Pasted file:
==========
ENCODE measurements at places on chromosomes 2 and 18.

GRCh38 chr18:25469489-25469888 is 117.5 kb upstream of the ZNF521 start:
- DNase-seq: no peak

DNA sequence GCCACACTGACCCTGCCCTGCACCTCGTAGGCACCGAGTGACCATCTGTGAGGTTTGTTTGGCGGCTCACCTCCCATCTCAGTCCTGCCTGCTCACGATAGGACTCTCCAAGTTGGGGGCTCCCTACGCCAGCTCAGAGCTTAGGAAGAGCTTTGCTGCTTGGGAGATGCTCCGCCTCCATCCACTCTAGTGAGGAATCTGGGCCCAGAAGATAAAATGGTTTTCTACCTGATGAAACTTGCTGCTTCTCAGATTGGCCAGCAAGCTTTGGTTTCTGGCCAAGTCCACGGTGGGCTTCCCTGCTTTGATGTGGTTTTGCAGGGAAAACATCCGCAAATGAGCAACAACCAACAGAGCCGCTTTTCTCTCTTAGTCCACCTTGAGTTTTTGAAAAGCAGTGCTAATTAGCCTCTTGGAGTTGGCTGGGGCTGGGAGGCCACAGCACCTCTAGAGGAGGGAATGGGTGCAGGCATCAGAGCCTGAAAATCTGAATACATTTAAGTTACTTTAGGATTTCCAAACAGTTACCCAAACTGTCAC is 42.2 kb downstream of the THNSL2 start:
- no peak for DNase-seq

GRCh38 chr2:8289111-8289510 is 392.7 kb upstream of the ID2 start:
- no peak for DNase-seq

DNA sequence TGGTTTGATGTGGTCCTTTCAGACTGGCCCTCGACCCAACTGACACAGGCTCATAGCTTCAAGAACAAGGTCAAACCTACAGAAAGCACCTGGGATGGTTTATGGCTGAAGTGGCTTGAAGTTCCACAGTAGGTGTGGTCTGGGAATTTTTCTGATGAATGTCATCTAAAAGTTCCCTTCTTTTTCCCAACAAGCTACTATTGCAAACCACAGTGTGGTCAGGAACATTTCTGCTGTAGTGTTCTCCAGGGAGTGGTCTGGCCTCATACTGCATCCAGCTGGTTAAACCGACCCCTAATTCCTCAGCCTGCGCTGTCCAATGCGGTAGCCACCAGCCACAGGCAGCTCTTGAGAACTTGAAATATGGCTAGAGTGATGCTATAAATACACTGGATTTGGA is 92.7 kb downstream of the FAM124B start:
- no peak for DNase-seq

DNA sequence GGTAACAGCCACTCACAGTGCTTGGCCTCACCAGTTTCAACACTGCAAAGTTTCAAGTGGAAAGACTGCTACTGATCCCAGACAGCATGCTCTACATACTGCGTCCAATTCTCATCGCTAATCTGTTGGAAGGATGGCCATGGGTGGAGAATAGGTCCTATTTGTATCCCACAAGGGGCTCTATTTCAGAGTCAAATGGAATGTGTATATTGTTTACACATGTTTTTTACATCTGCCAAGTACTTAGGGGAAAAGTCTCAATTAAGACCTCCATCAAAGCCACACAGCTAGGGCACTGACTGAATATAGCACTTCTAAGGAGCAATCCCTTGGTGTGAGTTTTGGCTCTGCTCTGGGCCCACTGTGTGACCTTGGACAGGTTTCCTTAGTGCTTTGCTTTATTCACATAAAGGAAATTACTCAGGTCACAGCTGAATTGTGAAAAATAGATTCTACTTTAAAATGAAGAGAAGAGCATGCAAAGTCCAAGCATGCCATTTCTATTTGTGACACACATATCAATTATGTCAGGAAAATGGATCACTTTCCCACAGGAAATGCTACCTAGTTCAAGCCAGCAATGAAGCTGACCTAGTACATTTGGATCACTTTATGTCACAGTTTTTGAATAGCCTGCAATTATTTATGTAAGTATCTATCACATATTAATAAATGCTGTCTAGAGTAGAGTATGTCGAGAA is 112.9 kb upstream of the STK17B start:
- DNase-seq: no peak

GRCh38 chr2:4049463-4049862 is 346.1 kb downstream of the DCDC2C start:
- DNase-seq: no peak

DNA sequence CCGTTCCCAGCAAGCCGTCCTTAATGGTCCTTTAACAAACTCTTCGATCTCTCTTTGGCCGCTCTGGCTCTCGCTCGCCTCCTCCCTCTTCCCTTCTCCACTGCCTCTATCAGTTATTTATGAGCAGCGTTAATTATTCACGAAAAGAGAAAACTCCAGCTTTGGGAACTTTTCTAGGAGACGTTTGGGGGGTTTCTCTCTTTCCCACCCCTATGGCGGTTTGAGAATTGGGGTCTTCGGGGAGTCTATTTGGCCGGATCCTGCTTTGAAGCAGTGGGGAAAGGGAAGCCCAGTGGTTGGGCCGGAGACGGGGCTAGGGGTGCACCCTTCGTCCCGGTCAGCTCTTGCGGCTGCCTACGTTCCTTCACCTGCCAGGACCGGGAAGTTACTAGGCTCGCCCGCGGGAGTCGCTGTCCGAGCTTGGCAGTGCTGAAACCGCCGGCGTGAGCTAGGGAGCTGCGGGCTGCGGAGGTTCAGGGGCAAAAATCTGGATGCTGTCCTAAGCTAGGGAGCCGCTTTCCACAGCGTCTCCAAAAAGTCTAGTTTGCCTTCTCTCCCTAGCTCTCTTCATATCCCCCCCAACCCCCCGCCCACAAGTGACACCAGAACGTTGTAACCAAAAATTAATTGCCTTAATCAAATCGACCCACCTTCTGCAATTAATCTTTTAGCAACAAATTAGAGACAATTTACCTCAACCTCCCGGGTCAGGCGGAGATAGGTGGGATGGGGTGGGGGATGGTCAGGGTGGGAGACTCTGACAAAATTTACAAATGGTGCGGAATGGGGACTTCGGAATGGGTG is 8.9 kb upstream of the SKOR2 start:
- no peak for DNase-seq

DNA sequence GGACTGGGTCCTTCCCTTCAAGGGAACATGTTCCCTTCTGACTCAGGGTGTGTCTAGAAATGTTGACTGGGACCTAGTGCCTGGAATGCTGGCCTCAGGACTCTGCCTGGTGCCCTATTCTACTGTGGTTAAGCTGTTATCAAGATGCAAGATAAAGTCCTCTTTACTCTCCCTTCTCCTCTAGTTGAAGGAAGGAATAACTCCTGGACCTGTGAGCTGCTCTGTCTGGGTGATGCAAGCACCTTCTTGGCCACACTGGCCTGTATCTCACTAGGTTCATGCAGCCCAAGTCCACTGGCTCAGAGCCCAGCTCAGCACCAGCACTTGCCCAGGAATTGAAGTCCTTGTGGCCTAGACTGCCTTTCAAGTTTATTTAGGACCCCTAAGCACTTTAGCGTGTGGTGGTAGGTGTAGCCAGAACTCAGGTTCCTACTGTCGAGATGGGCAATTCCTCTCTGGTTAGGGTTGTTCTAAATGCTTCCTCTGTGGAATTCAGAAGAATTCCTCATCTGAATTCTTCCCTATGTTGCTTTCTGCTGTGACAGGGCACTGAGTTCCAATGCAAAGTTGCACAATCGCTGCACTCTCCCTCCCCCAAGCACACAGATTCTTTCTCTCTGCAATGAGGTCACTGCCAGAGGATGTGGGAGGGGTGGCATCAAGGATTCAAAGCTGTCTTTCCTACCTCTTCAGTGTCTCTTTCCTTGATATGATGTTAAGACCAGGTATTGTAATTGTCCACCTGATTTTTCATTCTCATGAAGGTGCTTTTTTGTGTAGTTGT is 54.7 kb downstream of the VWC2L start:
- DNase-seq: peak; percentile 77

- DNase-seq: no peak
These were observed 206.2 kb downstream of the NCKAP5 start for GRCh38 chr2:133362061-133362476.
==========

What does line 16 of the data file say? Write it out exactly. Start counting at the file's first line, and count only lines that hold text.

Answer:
DNA sequence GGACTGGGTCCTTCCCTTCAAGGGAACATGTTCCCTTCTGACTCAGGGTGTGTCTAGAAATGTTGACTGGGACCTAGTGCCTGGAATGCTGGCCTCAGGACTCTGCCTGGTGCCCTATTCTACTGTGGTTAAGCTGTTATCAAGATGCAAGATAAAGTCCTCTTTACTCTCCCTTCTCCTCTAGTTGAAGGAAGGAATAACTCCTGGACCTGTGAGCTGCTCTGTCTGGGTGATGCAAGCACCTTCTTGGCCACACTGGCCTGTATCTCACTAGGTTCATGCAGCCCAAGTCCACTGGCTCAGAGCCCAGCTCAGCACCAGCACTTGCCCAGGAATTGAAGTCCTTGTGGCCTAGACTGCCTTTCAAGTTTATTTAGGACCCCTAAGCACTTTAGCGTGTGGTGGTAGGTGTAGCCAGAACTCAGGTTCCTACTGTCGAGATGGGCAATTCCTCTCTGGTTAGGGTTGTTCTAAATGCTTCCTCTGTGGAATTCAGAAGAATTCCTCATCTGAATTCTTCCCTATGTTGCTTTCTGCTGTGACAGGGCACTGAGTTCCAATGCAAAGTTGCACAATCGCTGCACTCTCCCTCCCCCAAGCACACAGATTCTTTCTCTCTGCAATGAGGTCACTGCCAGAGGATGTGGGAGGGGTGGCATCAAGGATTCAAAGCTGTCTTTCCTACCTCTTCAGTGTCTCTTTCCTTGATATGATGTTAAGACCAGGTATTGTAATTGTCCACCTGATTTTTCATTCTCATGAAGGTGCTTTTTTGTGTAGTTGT is 54.7 kb downstream of the VWC2L start: